Thursday, March 17, 2011

Eye Spy with My Little Eye

As requested*, today I'm cover painting eyeballs. Being my usual detail oriented self, I can't cover one topic entirely in one tutorial, so today I'm just going to cover painting eyeballs on a mini.

*Always feel free to suggest topics in the comments. I am easily influenced and give in to peer pressure.

With eyeballs, doubly so in mini-scale, I'm a big believer in less-is-more. I use simple colors, a few layers, and an easy technique. Which all goes to say I'm not going to show you how to paint eye veins on stablemates. This same technique is also scalable, meaning you can use it on trads too. You can add more detail on a traditional (and I’ll cover this eventually) but you don’t have to to create high quality, competitive work.

I started with an airbrushed model sporting a completed base coat.

From here, I move into detailing the face excluding the eyeballs. Partially because I paint with an airbrush, I’m not eager to add particularly dramatic shading. In some cases, it can punch up the detail on a face (I’m thinking of plastic models which often lack a crispness in their details.) In others…well…I’ll just say my taste is conservative in this respect.

Step one is shading around the eyeball. Miss Scarlett was kind enough to pose nicely and show us how light the skin around the eye can be on a buckskin:

However, this shade looks so light on my model that I’m concerned the edge of the eye lids will contrast too much against a dark brown eye. However, if you flip through pictures of buckskins, you’ll notice how they tend to look black around the eye. This effect is created by shadows, but the shadows don't usually translate on a model so small.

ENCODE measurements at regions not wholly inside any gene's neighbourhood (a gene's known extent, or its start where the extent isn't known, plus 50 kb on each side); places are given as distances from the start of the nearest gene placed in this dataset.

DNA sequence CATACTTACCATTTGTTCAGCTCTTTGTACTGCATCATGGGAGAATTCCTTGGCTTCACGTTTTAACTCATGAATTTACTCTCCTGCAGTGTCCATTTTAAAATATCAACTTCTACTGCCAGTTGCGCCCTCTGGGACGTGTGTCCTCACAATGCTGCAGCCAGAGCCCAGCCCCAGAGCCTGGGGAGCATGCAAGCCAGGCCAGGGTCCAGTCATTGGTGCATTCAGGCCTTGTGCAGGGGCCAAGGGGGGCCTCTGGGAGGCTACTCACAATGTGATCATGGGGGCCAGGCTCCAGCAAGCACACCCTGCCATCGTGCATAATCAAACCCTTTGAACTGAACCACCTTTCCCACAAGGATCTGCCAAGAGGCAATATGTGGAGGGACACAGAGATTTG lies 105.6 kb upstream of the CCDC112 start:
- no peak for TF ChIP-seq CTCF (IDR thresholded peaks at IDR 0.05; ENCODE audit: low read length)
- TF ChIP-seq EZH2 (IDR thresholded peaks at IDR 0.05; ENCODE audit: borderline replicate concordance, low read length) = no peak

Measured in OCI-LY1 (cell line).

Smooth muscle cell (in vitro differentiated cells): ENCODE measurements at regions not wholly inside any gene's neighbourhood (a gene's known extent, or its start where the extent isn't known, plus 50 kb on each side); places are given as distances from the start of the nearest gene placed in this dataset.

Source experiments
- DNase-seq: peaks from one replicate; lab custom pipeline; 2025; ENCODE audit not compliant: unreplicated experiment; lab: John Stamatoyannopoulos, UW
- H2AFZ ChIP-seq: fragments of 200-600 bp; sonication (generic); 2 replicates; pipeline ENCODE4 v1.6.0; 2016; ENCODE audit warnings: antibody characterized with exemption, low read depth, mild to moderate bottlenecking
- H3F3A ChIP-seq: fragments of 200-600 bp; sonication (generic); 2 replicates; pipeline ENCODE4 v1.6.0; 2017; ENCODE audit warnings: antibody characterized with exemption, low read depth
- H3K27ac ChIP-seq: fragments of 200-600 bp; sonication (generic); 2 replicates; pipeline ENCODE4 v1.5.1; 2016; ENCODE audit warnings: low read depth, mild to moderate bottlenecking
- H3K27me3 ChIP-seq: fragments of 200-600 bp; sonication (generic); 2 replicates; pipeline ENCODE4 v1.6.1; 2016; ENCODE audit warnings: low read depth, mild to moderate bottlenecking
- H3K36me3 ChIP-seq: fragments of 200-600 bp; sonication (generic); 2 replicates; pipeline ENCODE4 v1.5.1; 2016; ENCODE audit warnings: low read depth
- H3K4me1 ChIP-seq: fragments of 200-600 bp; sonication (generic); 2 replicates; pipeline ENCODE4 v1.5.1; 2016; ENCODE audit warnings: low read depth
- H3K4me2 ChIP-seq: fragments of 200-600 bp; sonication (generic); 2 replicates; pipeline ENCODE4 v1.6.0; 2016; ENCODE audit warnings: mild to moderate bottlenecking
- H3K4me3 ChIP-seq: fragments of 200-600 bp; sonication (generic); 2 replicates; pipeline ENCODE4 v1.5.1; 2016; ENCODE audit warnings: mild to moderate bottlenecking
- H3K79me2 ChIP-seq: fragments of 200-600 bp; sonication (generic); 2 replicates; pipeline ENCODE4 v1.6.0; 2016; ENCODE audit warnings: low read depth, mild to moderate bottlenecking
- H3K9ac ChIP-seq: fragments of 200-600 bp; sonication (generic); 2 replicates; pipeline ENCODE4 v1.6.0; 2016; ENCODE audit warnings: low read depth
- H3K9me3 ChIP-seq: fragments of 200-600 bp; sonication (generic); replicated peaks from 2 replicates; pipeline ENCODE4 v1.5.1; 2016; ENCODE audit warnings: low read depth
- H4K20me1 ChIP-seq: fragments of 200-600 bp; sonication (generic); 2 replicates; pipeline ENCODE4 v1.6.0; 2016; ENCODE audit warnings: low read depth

So I split the difference and mix this grey color to go around the eye:

Okay, so there's a bunch of greys here. I mess with a color like this a bit before I start in order to find the right shade.

I mix enough water to get a consistency akin to 1% milk. I don’t quite want it watery as it needs to stick to the existing paint, but it also needs to be thin enough that it lays down at about 50% transparency.

You may notice a theme here and in future tutorials. I don’t prefer to paint by hand so I tend to fall back on the same skills I use when I airbrush. With an airbrush, I never mix paint directly. I shade by using multiple thin layers--each a shade darker than the last--but still allow the lower layers to shine through. This is called wet-on-dry. As opposed to wet-on-wet (mixing wet paints together to shade), this technique requires (eh hem) a pinch less patience and manual dexterity. And when I use it, I get less brush strokes. I’ll be the first to admit I’m not good at painting wet-on-wet, and that could be the real source of my failing.

Using my thin, medium grey and a 18/0 size brush (itty bitty teeny tiny size), I run my brush around the crease in the sculpture where the eyeball meets the eyelid. Not that you'd ever want to do such a thing, but imagine you were putting eye making up on a horse. The light grey I airbrush on earlier is the eyeshadow. This darker grey is the eyeliner. I want the eye to pop without looking tarty.